"Tumbling Dice" is right on, played many times, no worries. Then another new song - "Trouble's A Coming. Great song, great live version, much better than the outtake which is on the Tattoo You deluxe release. Mick said it was released today.

"Let It Bleed" was the "vote song", Mick with an acoustic guitar, the third new song vs St. Louis. The crowd is great, the stadium is finally filled up, I wonder where all those people were during the first few songs, because there were quite a few empty seats all over during the start of the show, not just the first song.

The rest of the show is made in power mode. No changes vs the St. Louis show, except Keith, replacing "Happy" done in St. Louis, with "Before They Make Me Run". I am happy with both, and I am even more happy with "Slipping Away". This time I was able to enjoy "Slipping Away", rather than missing Charlie's drumming. It made it easier to concentrate on the song, and to enjoy Keith's great guitar playing, rather than the sadness I felt in St. Louis during that song.

Sure there were glitches, like on 19th Nervous Breakdown, Keith and Ronnie had a great laugh, and it made the song more enjoyable. Or when Mick was about to start singing a bit too early later on, but no worries, I never aim at perfection, then I would have followed another band.

During "Sympathy For The Devil" Keith was out on the walkway to the B-stage, doing his solo. As he was about to return to the main stage, an Argentina flag was flying towards him, but it made it too short. Keith asked for it, the nearby fans passed it on to Keith, and he brought it back on display in front of the drums. Great gesture from Keith.

My walk back from the show was with joy and pleasure. I was tired, but happy. Until now, I have been holding back on plans after Los Angeles, in case it would be too hard to stay on the tour. Now I think I will look into the rest of the tour details, soon I will be half way into this 92 days travel, it is getting more fun, not so much sadness anymore, more friends are arriving, the band sound great, I would not miss any moments with this band.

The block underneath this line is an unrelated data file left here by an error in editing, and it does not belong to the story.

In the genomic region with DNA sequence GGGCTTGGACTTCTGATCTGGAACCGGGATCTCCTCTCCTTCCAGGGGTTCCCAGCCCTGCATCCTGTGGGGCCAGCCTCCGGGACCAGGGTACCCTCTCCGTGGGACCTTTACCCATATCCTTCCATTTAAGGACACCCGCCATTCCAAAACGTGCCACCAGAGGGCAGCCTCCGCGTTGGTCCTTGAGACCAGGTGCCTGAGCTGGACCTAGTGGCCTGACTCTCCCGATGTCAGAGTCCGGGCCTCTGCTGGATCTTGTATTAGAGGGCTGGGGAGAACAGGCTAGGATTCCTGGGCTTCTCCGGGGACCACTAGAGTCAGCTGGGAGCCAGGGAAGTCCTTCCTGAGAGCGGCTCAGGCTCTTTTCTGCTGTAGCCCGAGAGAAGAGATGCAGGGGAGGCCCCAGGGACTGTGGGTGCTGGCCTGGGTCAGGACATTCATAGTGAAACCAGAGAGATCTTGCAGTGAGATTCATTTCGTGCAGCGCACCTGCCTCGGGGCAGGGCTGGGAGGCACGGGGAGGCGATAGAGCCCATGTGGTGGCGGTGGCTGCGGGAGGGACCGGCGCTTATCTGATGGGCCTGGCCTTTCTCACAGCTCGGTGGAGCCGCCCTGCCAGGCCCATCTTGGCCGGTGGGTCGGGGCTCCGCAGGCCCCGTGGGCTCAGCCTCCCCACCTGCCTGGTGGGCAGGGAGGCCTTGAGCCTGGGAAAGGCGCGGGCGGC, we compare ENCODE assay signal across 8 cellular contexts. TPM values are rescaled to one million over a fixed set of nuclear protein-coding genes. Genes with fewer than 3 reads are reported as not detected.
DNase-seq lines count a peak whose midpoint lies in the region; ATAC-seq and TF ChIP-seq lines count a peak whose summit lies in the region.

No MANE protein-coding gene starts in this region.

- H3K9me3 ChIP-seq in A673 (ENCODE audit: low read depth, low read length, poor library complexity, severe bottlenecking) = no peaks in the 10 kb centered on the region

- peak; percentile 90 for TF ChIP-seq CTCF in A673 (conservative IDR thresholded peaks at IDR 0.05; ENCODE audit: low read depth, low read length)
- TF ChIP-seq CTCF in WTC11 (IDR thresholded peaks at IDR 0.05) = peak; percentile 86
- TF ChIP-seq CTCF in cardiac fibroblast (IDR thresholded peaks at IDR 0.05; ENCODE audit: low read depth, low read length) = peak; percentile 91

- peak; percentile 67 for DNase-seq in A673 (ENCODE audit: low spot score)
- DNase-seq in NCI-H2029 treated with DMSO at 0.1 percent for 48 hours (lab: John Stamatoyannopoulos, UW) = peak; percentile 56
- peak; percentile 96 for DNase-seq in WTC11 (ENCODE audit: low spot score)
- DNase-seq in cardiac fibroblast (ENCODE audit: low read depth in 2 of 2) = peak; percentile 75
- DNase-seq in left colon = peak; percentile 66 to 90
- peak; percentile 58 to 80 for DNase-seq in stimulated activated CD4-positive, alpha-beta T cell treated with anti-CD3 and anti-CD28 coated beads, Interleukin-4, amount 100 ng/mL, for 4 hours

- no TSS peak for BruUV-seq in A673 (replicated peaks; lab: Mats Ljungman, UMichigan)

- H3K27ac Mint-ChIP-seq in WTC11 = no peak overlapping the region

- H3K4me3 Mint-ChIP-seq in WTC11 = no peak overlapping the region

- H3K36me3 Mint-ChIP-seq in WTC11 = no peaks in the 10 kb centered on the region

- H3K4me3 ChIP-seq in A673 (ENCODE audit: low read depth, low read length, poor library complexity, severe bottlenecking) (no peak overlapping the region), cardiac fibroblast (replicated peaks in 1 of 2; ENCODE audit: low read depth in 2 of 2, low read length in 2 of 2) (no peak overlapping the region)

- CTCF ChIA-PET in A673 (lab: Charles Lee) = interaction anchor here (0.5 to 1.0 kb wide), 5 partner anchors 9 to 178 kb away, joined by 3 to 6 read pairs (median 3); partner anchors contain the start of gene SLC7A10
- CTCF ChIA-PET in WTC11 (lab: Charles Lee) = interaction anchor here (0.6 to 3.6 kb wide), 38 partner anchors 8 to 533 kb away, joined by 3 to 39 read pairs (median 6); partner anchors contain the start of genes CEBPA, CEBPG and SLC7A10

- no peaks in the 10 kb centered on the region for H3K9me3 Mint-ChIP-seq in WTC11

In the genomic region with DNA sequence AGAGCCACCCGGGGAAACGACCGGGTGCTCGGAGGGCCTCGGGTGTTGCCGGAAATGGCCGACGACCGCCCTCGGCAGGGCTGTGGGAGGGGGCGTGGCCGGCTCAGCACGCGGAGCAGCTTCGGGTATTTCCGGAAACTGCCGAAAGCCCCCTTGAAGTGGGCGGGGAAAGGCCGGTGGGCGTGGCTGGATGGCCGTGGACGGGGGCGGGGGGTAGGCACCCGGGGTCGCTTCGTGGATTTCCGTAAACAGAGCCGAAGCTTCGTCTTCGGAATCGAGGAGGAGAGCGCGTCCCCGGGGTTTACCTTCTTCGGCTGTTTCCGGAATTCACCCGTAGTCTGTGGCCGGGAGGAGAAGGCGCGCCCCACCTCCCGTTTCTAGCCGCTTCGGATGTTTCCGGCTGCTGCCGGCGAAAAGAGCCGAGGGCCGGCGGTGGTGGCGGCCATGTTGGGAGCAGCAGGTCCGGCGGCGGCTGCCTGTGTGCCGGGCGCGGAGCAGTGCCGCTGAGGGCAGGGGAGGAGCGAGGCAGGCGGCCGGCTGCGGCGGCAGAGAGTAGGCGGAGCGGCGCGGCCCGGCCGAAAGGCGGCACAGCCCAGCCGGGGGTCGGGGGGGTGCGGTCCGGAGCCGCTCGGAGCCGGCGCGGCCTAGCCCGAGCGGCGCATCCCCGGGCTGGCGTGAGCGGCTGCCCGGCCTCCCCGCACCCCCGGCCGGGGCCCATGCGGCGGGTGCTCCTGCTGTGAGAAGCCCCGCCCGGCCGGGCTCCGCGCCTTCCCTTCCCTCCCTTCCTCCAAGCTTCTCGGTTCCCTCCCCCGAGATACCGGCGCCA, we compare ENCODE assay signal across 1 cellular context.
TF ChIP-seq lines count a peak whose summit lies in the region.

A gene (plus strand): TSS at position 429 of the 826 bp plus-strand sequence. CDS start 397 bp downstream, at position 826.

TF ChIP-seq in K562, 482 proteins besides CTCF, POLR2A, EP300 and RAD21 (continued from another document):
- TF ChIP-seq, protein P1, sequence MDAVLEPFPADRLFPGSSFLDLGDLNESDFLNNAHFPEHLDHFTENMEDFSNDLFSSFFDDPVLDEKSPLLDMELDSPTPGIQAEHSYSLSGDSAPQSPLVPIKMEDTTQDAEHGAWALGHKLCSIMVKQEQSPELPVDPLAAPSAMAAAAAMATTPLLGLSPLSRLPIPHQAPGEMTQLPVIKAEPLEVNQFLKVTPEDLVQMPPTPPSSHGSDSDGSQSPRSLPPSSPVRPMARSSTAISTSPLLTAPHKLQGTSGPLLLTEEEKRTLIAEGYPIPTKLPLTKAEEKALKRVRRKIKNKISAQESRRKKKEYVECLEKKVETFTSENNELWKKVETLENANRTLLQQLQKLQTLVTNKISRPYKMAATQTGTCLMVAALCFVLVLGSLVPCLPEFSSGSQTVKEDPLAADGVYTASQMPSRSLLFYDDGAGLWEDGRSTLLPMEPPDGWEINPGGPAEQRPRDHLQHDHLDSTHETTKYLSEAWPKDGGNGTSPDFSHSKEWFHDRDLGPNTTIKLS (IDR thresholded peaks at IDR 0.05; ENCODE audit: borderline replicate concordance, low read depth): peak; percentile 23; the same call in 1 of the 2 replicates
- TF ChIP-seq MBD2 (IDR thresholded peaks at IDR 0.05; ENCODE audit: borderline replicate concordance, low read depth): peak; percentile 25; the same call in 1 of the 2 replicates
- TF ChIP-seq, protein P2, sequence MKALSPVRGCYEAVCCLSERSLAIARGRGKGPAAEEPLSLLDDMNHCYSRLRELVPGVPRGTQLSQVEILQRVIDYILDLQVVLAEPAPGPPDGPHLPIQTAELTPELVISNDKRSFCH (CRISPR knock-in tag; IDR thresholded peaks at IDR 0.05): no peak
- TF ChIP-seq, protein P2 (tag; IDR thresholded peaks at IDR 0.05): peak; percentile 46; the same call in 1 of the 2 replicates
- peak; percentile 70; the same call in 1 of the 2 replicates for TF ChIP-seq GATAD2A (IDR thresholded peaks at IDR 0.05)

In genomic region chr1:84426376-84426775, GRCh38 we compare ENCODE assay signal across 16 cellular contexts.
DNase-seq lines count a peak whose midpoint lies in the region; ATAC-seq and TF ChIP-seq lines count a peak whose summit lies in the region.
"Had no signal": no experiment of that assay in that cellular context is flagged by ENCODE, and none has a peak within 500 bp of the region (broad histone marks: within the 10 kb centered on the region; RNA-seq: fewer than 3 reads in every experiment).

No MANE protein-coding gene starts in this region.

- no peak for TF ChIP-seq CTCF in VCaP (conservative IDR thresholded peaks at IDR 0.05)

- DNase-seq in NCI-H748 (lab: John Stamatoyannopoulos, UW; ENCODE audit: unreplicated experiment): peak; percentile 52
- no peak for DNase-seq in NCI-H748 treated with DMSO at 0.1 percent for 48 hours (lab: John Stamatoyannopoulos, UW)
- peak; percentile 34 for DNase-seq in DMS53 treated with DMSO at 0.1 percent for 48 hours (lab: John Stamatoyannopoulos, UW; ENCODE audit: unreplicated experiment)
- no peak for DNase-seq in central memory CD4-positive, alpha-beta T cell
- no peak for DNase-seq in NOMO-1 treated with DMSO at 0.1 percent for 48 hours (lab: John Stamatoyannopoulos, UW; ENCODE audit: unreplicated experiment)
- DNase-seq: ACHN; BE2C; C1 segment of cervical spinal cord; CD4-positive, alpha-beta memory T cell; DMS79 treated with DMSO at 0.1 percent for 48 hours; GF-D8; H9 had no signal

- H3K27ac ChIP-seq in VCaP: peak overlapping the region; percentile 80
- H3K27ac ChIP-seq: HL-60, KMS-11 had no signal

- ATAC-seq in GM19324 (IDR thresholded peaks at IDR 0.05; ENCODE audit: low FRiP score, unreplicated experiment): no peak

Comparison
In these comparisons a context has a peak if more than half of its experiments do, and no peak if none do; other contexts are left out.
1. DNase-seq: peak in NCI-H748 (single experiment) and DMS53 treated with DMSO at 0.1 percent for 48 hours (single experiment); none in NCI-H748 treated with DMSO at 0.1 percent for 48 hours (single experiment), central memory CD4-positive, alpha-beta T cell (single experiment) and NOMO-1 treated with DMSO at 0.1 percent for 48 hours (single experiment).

Review by Agustín Soria, Argentina

English version through google translate, with light editorial touch (Spanish version below)

Let’s Spend the Night Together Second show of the Stones in Charlotte for “No filter Tour 2021”. Slight changed the track list and stage premiere of the new song "Troubles a Comin '" within hours of his worldwide appearance.

After the images of Charlie Watts, in this second meeting, the Stones repeated "Street Fighting Man" as the opening act. What can a man do besides play in a rock and roll band? The answer lies upstage with Keith and Mick off to a sweeping start.

Exile's single “Tumbling Dice”, which stars Ronnie's guitar solo and Karl on sax in several passages, was preceded by “Let's Spend the Night Together” which no longer shocks anyone with its chorus, but always it is good that it returns to the set list.

"Are you having a good time?" Mick asked before the premiere of the new 'Troubles a Comin' gem. The second letter of introduction to the album "Tattoo You Remix" was one of the few novelties of the night. The sixties moment was represented by “19th Nervous Breakdown” and two songs post Brian Jones: “Let it Bleed”, chosen by the public vote and with Jagger on guitar, and “YCAGWYW” with Matt Clifford on the French horn.

Like the opening show in St. Louis, "Living in a Ghost Town" was the only song of the new millennium. Despite its sloppy beginning, its incorporation into the repertoire does nothing more than consolidate it not only as a novelty but as a song that can become a good resource. "Start Me Up" and "Honky Tonk Women" close the first half of hits.